Most of the documents belonged to victims in South Africa, some who were Australian citizens, police said.
Investigators were tipped off in October 2021, when an Indonesian business lost more than $100,000 in an email scam.
Konneh was charged with several offences, including possessing a false foreign travel document, while Diakada was charged with two counts of dealing in proceeds of a crime worth $100,000 or more, in addition to possessing false documents, and dishonestly dealing in personal financial information.
Konneh’s matter was heard in Brisbane Magistrates Court on Friday, where she was granted bail with strict conditions, including reporting to police twice a week, not using the internet except for certain circumstances, and not leaving Queensland.
The Commonwealth prosecution told the court Konneh’s alleged crimes were “sophisticated offending”, which carried a maximum 10-year jail term.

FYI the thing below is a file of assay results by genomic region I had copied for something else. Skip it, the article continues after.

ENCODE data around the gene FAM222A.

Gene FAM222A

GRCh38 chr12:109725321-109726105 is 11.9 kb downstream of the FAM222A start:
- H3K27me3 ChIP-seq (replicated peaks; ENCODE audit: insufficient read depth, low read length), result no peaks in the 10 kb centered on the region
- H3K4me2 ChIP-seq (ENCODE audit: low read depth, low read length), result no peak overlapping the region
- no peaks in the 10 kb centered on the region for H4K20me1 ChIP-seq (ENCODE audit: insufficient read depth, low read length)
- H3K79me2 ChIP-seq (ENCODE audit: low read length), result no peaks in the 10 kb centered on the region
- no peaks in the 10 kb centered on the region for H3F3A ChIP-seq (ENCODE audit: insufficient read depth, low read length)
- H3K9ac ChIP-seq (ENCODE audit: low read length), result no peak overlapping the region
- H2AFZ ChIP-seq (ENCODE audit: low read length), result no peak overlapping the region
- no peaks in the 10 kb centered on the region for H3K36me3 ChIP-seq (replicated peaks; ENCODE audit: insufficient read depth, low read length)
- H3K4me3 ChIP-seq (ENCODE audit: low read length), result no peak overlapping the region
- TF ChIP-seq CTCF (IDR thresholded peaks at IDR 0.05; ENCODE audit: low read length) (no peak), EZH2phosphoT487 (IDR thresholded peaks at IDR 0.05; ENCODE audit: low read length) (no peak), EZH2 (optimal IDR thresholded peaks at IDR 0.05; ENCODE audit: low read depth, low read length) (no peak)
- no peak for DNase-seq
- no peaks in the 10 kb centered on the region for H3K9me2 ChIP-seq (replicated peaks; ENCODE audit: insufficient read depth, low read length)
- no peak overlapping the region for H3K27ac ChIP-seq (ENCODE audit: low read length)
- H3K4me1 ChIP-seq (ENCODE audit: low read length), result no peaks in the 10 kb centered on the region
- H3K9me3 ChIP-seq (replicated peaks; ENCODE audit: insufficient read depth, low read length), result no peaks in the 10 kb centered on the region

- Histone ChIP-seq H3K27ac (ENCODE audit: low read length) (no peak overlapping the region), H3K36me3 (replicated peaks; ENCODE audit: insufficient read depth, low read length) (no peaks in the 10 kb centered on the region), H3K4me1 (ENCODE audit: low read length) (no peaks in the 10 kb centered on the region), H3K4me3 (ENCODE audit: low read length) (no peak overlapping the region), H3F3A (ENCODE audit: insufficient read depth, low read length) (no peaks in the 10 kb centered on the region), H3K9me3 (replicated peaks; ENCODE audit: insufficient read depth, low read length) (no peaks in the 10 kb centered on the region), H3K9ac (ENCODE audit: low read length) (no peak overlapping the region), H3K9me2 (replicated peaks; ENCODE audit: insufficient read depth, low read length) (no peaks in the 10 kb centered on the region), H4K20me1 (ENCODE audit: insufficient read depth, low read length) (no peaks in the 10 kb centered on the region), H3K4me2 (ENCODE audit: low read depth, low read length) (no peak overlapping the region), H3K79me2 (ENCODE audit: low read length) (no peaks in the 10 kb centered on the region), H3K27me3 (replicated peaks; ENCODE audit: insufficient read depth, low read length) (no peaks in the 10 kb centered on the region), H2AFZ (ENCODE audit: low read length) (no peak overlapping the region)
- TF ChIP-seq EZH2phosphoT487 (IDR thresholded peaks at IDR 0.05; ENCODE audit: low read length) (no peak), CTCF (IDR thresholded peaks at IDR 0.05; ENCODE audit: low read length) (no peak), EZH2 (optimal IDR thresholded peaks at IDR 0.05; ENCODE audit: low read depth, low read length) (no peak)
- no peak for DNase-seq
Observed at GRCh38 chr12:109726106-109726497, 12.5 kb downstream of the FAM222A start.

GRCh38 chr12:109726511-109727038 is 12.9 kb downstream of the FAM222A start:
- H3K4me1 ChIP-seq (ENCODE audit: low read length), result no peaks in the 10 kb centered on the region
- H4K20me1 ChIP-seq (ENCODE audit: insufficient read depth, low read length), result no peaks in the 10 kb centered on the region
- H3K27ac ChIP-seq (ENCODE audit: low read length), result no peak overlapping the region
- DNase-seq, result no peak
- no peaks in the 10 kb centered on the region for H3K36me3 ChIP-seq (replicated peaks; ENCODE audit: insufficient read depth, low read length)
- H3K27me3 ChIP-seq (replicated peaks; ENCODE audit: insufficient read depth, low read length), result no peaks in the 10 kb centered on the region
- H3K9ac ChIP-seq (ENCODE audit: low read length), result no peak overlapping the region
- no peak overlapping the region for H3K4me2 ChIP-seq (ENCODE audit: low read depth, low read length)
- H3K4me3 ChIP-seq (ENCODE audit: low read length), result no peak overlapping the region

Diakada was also granted bail, provided she surrendered her passport to police, and complied with similar bail conditions to Konneh.
A Melbourne man and Adelaide man were arrested and charged over their alleged involvement, which police said included laundering fraud proceeds, and operating as a cybercrime syndicate with links to South Africa.
Chris Goldsmid, from the AFP, said cybercrime was increasing at an alarming rate.
He said Australians reported losses of more than $98 million to email scams in the past year, with an average loss of $64,000 for each reported incident.